Workers tell lawmakers of unionizations benefits as Employee Free Choice Act is introduced

WASHINGTON (PAI)--Workers, economists and scholars told the Senate Labor Committee on March 10 that increasing unionization, by making forming unions easier, would help all workers -- union and non-union -- in a time of economic distress, as the Employee Free Choice Act was formally introduced.

The testimony at the panel hearing, and a follow-up press conference by Sen. Tom Harkin (D-Iowa) and House Education and Labor Committee Chairman George Miller (D-Calif.) came as unionists fanned out to more than 100 cities nationwide for mass rallies urging public support for the law, organized labor’s #1 priority in this Congress.

Meanwhile, in the hearing room, Harkin and other Democrats gave the law a sympathetic hearing, repeatedly emphasizing that it would amend the National Labor Relations Act to give workers -- not bosses -- the right to either elect unions to represent them in workplaces or to have automatic legal recognition of the union at a worksite once a verified majority of workers signs union authorization cards.

The GOP launched a second assault on the proposal. Republican senators repeated their anti-union diatribes about “the secret ballot” and complained the nation has more important issues to tackle.

They also hired an economic consultant from the “free market” University of Chicago school of economics to say that increasing unionization would increase unemployment.

Harkin admitted business’ $200 million-$300 million ad campaign against the law produced some wavering Democrats, but is confident of 60 Senate votes to stop a GOP filibuster against the measure. He said it might be tweaked, while not compromising its basic principles, to achieve that majority. The Senate will consider the law first, Miller said. It has 223 House sponsors, including 3 GOPers, plus 40 Democratic senators.

Let’s lower the thermostat a little” on hot rhetoric against the law, Harkin said.

The law is designed to help level the playing field between workers and bosses by legalizing majority signup, which Harkin noted at the press conference was the preferred union recognition method in of the National Labor Relations Act, signed in 1935. The law has been eroded, by the 1947 GOP revisions -- the Taft-Hartley Act -- and National Labor Relations Board and court rulings since then, he added.

All this would not matter so much if there wasn’t a direct correlation between the growth of the middle class, the growth of unions after World War II and the growth in productivity, witnesses said. But that link was broken, Harkin said, and since then productivity has grown while wages have lagged, then went into reverse over the last eight years. Meanwhile, union density in private industry is down to 7.6 percent.

The witnesses took turns describing the current state of the economy and how their individual unions helped them -- including one from SEIU Local 32B-J in New York -- who told lawmakers his union and its employers helped place displaced janitors in new jobs to replace ones lost when the Twin Towers collapsed in the Sept. 11, 2001 attack.

Sharon Harrison, a Communications Workers member who works at an AT&T Mobility center in far Southwestern Virginia -- an area that is both poor and majority-Republican -- led the witnesses, describing the difference at her company before and after AT&T bought it and it was unionized under a majority signup agreement between the union and the company.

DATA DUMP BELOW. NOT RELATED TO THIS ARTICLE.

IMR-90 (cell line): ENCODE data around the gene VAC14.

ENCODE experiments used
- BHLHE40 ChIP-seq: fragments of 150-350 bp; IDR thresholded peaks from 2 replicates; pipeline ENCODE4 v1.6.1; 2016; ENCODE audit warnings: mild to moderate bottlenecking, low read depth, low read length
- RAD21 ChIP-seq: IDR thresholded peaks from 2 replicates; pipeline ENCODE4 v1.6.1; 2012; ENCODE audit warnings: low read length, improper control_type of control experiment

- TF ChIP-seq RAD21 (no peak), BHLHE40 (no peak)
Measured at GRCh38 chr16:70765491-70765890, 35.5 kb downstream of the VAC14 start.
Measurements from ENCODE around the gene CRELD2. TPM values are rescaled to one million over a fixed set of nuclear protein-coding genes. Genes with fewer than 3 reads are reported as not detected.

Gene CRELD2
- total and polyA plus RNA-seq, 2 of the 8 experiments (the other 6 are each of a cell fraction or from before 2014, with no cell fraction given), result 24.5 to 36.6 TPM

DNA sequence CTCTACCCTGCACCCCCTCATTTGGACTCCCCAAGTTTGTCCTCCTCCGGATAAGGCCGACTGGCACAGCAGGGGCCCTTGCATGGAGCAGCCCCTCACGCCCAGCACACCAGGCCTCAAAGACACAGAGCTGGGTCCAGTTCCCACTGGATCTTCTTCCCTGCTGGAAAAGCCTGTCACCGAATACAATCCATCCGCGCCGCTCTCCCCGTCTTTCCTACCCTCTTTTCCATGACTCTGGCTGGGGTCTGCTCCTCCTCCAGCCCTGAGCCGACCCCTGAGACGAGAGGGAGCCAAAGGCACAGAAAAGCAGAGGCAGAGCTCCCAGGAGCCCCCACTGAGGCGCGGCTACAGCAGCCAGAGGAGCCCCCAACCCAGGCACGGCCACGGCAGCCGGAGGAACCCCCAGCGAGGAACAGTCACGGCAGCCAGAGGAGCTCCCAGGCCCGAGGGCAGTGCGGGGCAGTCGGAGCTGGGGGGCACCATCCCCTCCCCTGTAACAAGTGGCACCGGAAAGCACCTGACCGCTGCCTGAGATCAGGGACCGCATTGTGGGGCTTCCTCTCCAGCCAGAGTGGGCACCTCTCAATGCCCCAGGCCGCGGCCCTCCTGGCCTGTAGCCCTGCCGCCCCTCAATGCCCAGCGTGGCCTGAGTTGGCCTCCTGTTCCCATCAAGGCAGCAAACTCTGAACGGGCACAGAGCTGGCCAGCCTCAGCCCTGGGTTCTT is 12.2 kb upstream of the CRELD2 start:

“Before we had our union, favoritism was a problem. Raises didn’t depend upon your job performance but upon whether your manager liked you. The same was true for job security and even when someone was a top performer, he or she could be told, like I was, that ‘I can get rid of you for any reason, for anything, at any time,” Harrison said.

But when Cingular Wireless -- now AT&T Mobility -- bought the call center in 2005 and had a company neutrality pact with CWA, everything changed, she said. The anti-union campaign stopped, she noted. Such campaigns elsewhere feature illegal harassment, spying, firings and plant closure threats. The company pledged a new attitude towards its workers after the majority sign-up succeeded.

Now the union and management work together on workers’ rights, they “have a framework to solve problems, and there’s a way to address critical issues like turnover, training and new technology,” Harrison said. “There’s a clear path to improving our jobs and our work and that’s important to AT&T Mobility and very important to us,” given the lack of well-paying jobs in places like southwestern Virginia.

Harrison and hundreds of other workers -- from other unions including electrical (IBEW) and food and commercial workers (UFCW) -- fanned out over Capitol Hill to take that message to lawmakers the same day, the start of an intense lobbying effort.

That’s what Trisha Miechur, an SEIU member and organizer in its drive at the Manor Care nursing home in Easton, Pa., told one key swing vote, Sen. Arlen Specter, R-Pa.

He’s a past supporter of the law who has been silent. “We contacted SEIU because we were short-staffed and our administration” at the nursing home “didn’t help.”

When the union started its drive, the company charged Miechur with being “disloyal” and threatened to fire her, which is illegal. If the law passes, Miechur and her fellow workers at Manor Care “will be equal, not scared,” she adds.